In the Face of Austerity: The Puzzle of Museums and Universities†
- †I am grateful for written comments on earlier versions of this article from Niko Kolodny, Mike Martin, Mike Otsuka, David Owens, Joseph Raz, Bob Sugden, Jay Wallace, Leif Wenar, David Wiggins, and an anonymous referee. Many of the ideas in this article were developed in my graduate seminars at the University of California, Berkeley and at UCL, and presented to audiences at the LSE, Oxford, Stanford, the Sorbonne, the EHESS, Fribourg, Berkeley, London, Reading, and at the Values workshop organized by Joseph Raz and Larry Temkin at Columbia. I am grateful for the helpful suggestions and comments I received from members of these audiences and many other people, including, in particular, John Broome, Ruth Chang, Joshua Cohen, Tim Crane, Meir Dan-Cohen, Jonathan Dancy, Tom Dougherty, Marc Fleurbaey, Kinch Hoekstra, Tom Hurka, Mark Kalderon, Frances Kamm, Cécile Laborde, Maggie Little, Julia Nefsky, Tom Pink, Peter Railton, Tim Scanlon, Samuel Scheffler, David Velleman, Alex Voorhoeve, Ralph Wedgwood and Jo Wolff. Research for this article has benefited from a grant from the Mind association.
The appearance of a £70,000 polished stone sculpture outside a new London hospital has not gone down well in some circles. The money could have paid for three nurses said the Sun, while the Daily Mail questioned how the ‘gallstone’ could ‘possibly improve health care’. BBC News, 25 August 2005
PUBLIC funding of the arts seems unavoidably controversial. There are, obviously, disagreements as to what is of value. But there is also the matter of whether funds could not better meet more basic needs. Often, this line of questioning is also pressed regarding public funding for universities, for example for minority subjects in Arts and Humanities. Critics do not necessarily deny that these are good in themselves, but they consider that there are more crucial necessities to be met. Indeed, there is something intuitive in this line of reasoning. It is tempting to think that the problem of the just society is focused on the question: ‘how should resources be distributed in order appropriately to meet vital needs?’ Yet this is not the only function that we typically suppose the state and other social institutions to fulfil. For we also commonly recognize that they have a central role in providing social goods such as museums, concert halls, or universities.
The role of the state in fostering some social goods rather than others, and so favouring some values at the expense of others, raises a number of challenges. Most obviously it conflicts with the simplest (and indeed too simple) conception of neutrality. If societies dedicate resources in ways which favour one kind of value over another that would seem to undermine an attitude of impartiality among conceptions of what is of most value.1 In this article, I shall assume that there is some way to meet or dismiss such neutrality-based objections, for I want to focus on a starker problem even than that, one which would remain even if those objections could be met, and on which philosophers have had oddly little to say. Few of us would welcome a life in which the various social goods were to be removed. Yet the allocation of resources to these goods certainly takes away some resources from the meeting of urgent needs. How can the just society pursue the aim of providing for such social goods when some urgent needs are unmet?2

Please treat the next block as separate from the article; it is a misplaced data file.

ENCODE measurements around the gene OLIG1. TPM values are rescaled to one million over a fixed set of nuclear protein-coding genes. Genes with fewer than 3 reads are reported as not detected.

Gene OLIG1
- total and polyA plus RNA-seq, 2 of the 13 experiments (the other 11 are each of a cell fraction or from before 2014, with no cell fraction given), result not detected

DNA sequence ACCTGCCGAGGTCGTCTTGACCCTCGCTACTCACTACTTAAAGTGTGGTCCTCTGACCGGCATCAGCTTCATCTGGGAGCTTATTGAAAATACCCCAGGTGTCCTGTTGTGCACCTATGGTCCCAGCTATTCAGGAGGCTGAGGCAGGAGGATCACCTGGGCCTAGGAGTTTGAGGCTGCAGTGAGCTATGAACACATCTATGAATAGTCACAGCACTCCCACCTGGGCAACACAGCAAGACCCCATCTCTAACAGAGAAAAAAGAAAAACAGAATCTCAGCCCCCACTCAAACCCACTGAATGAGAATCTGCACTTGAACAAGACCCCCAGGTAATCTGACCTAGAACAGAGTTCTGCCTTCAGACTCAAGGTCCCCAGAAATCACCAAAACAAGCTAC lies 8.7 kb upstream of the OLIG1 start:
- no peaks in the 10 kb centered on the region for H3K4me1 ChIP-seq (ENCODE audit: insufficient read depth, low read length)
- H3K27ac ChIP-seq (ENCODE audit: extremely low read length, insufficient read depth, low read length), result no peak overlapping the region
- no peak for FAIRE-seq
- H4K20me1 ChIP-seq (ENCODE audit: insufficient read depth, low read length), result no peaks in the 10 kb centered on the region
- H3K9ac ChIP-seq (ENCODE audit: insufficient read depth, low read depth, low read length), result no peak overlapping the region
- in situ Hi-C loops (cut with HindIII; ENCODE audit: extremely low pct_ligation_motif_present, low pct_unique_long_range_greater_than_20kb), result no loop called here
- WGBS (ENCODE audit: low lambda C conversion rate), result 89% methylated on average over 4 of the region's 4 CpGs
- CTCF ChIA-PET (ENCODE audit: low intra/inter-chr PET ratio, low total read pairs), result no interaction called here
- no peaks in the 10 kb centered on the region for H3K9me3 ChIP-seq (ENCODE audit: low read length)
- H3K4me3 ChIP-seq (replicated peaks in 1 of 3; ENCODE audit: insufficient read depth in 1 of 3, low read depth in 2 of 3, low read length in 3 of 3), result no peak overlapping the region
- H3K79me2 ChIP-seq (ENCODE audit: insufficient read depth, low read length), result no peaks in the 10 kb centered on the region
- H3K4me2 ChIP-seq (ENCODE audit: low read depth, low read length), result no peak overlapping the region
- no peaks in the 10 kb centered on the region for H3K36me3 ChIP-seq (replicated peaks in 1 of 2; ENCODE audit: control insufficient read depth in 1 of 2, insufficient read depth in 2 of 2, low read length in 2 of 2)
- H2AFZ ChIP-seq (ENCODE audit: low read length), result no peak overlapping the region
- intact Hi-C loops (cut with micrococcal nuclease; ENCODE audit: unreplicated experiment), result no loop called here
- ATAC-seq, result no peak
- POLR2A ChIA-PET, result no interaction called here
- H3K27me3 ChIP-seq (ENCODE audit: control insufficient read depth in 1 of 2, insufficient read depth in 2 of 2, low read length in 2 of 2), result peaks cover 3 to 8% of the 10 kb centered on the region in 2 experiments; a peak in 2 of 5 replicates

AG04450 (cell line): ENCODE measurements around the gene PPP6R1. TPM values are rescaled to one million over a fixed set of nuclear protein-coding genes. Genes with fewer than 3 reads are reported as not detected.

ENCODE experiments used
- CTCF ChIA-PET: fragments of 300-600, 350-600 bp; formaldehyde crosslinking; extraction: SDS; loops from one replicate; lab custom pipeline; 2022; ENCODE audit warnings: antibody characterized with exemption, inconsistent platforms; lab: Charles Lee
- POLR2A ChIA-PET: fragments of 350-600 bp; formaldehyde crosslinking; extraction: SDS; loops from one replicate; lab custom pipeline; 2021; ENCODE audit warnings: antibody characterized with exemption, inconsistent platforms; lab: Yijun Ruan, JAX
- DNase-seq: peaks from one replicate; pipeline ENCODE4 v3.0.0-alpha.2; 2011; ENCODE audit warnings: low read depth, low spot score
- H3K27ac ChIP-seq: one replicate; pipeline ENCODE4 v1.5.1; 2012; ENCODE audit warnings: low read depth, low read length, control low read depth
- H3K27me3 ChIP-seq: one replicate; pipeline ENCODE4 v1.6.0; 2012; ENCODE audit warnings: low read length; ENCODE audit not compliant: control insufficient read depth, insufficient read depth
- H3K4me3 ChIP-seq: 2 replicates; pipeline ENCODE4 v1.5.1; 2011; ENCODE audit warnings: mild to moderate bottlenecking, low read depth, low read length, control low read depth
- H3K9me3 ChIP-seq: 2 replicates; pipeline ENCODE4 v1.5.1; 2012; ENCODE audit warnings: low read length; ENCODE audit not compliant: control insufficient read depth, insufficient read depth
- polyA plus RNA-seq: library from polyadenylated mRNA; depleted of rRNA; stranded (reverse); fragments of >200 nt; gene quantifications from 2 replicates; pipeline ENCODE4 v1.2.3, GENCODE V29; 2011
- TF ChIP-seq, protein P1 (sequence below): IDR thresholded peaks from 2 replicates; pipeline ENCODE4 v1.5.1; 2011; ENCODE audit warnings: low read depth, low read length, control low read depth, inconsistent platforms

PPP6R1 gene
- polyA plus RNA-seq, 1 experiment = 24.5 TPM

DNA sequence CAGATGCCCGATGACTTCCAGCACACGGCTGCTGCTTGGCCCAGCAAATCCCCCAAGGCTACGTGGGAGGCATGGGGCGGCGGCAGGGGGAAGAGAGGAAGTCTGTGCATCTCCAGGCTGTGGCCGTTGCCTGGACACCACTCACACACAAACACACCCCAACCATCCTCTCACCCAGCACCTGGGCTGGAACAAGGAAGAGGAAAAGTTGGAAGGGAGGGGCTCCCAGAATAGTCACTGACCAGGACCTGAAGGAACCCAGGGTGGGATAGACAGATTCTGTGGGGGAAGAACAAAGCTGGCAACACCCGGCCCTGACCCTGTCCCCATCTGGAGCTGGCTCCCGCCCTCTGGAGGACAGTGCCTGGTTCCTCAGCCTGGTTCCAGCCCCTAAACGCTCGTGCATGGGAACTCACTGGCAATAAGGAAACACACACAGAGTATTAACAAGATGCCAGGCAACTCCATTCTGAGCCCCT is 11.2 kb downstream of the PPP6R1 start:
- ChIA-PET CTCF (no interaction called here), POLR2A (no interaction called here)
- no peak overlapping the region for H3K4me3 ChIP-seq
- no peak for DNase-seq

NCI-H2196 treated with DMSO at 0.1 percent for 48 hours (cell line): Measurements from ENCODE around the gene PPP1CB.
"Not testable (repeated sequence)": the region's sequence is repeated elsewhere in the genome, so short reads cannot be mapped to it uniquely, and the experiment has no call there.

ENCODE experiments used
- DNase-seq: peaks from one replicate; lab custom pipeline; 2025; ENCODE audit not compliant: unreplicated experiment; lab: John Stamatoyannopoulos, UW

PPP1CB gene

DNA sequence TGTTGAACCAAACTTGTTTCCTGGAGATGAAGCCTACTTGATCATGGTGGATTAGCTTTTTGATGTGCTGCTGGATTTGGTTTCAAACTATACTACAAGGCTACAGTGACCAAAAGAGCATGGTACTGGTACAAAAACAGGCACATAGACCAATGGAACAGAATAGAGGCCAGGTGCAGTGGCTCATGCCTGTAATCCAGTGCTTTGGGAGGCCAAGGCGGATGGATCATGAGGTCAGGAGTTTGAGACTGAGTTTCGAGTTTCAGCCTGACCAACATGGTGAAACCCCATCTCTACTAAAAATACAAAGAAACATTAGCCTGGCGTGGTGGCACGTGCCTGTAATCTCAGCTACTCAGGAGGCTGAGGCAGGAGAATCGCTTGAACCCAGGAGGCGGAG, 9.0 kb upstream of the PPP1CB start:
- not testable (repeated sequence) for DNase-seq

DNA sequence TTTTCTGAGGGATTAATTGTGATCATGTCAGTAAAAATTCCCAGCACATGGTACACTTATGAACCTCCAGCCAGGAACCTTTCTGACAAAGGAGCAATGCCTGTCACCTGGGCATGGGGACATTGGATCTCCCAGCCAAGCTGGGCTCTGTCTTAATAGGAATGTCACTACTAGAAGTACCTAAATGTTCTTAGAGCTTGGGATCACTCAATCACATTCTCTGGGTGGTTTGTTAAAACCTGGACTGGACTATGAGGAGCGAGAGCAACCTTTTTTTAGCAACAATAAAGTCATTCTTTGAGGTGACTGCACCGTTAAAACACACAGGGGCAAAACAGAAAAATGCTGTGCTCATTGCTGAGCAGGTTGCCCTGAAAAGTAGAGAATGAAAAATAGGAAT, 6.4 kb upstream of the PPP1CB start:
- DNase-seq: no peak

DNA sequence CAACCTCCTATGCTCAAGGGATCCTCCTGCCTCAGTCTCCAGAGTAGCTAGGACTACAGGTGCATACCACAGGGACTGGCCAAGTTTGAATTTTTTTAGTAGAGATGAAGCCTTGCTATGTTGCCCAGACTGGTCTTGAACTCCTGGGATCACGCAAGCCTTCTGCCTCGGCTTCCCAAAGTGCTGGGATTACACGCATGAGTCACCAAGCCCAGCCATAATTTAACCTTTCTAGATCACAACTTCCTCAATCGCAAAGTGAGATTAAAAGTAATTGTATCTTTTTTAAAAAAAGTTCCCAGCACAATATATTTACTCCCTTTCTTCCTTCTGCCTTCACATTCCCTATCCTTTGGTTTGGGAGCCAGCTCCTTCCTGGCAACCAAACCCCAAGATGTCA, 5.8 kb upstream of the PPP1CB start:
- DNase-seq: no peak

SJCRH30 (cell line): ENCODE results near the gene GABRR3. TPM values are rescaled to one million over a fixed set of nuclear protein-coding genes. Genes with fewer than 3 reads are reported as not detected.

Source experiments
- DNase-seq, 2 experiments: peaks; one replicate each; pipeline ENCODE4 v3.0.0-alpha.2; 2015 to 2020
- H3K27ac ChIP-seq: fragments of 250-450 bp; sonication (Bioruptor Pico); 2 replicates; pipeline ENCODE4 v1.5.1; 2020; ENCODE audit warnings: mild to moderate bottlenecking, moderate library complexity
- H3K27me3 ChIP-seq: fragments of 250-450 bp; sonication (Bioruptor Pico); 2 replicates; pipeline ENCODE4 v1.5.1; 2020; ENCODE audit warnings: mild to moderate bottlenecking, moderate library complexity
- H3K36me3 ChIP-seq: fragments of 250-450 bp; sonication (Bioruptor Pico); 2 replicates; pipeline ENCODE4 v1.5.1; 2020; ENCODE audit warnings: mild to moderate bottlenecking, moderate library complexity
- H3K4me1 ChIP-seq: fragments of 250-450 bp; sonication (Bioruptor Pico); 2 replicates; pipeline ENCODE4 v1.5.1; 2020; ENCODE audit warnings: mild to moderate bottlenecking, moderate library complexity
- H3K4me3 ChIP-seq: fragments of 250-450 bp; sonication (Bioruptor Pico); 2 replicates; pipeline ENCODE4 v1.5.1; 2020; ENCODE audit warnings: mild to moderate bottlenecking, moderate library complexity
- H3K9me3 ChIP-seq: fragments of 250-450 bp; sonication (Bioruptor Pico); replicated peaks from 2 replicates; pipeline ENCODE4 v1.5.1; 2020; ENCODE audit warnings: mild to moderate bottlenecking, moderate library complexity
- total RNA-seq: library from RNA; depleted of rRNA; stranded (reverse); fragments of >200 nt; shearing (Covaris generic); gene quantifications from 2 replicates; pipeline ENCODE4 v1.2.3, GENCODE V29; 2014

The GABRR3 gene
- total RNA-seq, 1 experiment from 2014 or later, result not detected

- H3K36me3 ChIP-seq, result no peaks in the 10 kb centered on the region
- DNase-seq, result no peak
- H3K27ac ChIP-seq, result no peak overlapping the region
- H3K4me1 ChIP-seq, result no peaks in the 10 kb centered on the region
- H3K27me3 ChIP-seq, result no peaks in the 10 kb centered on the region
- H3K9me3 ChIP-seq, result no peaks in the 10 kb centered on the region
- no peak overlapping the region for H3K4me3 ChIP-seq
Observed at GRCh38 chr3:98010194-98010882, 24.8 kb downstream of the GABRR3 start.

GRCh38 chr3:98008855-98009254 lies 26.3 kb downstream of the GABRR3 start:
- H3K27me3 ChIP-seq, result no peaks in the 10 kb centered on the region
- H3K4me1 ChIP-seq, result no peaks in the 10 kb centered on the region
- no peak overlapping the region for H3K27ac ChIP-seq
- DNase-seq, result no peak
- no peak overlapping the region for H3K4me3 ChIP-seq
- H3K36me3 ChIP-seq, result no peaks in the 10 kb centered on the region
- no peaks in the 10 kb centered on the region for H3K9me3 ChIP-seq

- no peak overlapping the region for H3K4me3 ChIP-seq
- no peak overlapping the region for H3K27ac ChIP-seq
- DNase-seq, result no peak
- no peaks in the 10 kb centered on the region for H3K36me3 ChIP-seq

In addressing this question, our focus will be on claims that can reasonably be pressed on one for aid, and claims that it is reasonable for one to resist. I shall address the matter by moving back and forth between the perspective of the individual and that of social policy. Different ethical outlooks have different conceptions of what it is for there to be a genuine demand on an individual or a limit to any demand; and these different conceptions interact in diverse ways with conceptions of the constraints on social policy. My purpose, in this article, is to make some headway on how these balance.
In Section I, I outline the relevant conception of social goods, before sketching the central problem. In Section II, I offer a theoretical framework for the problem and four possible responses—only one of these, I suggest, coincides with our intuitions that current distributions are not unjust while avoiding the implausible claim that certain values have an unyielding importance. But the real problem here is seeing how to maintain that position. Section III raises an interpretative problem about the notion of need and its role in generating or resisting claims. In suitable contexts, where someone has committed to one life over another, or where the opportunities for flourishing are determined by one range of cultural options rather than any other, they will have needs not mirrored in the demands of all humankind. These will be needs nonetheless. Section IV then explains the distinctive character and importance of shared needs. We can recognize the importance of museums and universities in social policy, I suggest, without having to appeal to the aggregation of interests across individuals. Properly conceived they are shared needs for us collectively.